Hit Me With Your Best Shot
Working Girl (1988)
Director: Mike Nichols
Cinematography: Michael Ballhaus
I wasn't fair to Working Girl in 1988. When it won the reader poll easily for coverage here on Best Shot, the old grudge flared up again. 'Why do people love this movie so much?' I thought. You see the Oscar race is often distorting. In 1988 Working Girl was a last minute disrupter with its Christmas bow, and I never forgave it for costing Bull Durham, Running on Empty, or Who Framed Roger Rabbit major nominations and prizes. There's no proof of course that it did -- but I believed it wholeheartedly.
But watching the film again, away from that distorting horse race, I could enjoy it fully without name-checking those films I held more dear. There's so much to enjoy all told. "It plays," as they say. It plays beautifully. Now don't get me wrong. I still wouldn't have nominated it for six Oscars. Six! But let's not return to the grudge and let's enjoy this mainstream bullseye and the cinematography by Michael Ballhaus, one of the cinema's greatest DPs. He's 80 now and still doesn't have an Oscar. He should be near the very top of Oscar's list for an Honorary.
See Nathaniel's 3 favorite shots and other Best Shot choices 'round the web after the jump...
Bronze Medal: And this is where I lose all of you. I don't totally love Sigourney Weaver's broad comedy in this movie as alpha businesswoman Katharine Parker. At least not in the way you're supposed to. My heart belongs to the unexpected sidebar wackiness of Joan Cusack (one of my favorite Oscar nomination morning surprises ever). But I totally love this image which sums up the central dynamic of Tess as underdog and underling to the intimidating Katharine who dominates every scene in which she appears. Even this one that she's not in. It's a perfect production design moment that these Warhol knockoffs remind us that in her own way, Katharine is just as much of a poseur as Tess... and maybe her taste level isn't much different either, deep down.
Silver Medal: Look at that soft light, imbueing this scene with such palpable but non-carnal romanticism. Then consider that this is not a date but a late night business meeting that's all about numbers. It's a beautifully subtle rendering of the growing romance between Tess (Oscar-nominated Melanie Griffith) and Jack (Harrison Ford in maximum charm mode) and also the growing romance between Tess and her dream profession. Too few movies outside of biopics really sell the joy of chosen professions and personal fulfillment of work. But this one does - that's a saving grace since it's called Working Girl.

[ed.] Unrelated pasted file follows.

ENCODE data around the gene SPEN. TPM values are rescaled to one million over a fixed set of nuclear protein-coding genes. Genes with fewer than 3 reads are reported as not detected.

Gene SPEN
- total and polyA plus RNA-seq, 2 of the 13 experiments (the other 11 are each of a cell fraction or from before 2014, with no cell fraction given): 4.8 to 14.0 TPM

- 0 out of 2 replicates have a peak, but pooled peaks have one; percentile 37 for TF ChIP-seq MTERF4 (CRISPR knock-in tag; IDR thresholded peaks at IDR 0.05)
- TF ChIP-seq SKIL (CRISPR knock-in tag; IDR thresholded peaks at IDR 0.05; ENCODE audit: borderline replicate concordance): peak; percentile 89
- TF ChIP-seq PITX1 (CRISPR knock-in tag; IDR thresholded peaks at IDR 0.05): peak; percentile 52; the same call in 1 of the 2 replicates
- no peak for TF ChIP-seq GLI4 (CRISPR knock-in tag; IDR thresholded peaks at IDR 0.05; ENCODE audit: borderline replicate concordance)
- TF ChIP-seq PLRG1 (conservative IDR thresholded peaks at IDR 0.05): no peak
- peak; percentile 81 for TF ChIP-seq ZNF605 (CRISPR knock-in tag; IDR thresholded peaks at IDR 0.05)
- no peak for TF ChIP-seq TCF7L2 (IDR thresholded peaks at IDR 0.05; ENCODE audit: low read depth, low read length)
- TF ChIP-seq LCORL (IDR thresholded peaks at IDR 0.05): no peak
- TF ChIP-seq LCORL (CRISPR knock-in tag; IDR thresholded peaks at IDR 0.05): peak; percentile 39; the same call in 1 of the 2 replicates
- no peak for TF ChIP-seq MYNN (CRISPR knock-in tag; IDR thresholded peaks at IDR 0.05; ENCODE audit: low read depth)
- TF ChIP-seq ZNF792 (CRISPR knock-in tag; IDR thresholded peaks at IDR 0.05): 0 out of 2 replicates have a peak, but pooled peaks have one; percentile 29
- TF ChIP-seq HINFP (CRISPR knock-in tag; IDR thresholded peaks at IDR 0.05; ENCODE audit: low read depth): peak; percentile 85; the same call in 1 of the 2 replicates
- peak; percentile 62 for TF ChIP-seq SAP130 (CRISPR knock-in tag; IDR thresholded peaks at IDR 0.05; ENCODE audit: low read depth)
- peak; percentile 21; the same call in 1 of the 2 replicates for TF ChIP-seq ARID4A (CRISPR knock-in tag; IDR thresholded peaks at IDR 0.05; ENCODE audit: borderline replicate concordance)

Gold Medal "Best Shot": It's not every movie that aces those non-story cliche montages where you see a character moping about pre-climax when all hope seems lost. But the best word I can use to describe this particular shot from Ballhaus is "soulful". It's true that it's not EXCITING per se, but it's just what the film needs. And soulful describes the movie, too, which is why it's endured. It'd be a pretty standard romantic/workplace comedy, were it not for the soul that the actors and the filmmaking team are always bringing to cliches and predictable arcs. I honor this shot for its simple composition and melancholy beauty but that's not all. The shot also empathetically takes us right back to the film's perfect opening sequence ("Let the River Run" is a great Oscar winner for Best Song) aboard the Staten Island Ferry reminding us of Tess's humble origins and how far she's come. But the look on her face and the dusk light, reminds us how easily she could fall back to old routines, and right back to where she started.
OTHER BEST SHOT CHOICES
Click on any of these 6 additional images to be taken to the corresponding 7 articles from these fine movie lovers. If you'd like to join us, next Tuesday's film is the flirtatious and funny classic Gentlemen Prefer Blondes (1953) now streaming on Netflix. Pick a shot, publish it, and we'll link up.
What fascinating characters they are...
And this is why I don't want an office job...
Tess is clearly trying her best to imitate her boss...
- Sorta That Guy
The difference between Katherine and Tess is razor-thin, and hinges on one thing and one thing only: Tess's status as underdog...
-Dancin' Dan on Film
You can see why Working Girl was a hit in its day – its emotional arc satisfies like a machine built to crank out warm fuzzies...
-Film Mix Tape
The idealist in me sees this final shot before the credits and rejoices...
What's next? Check out the full July schedule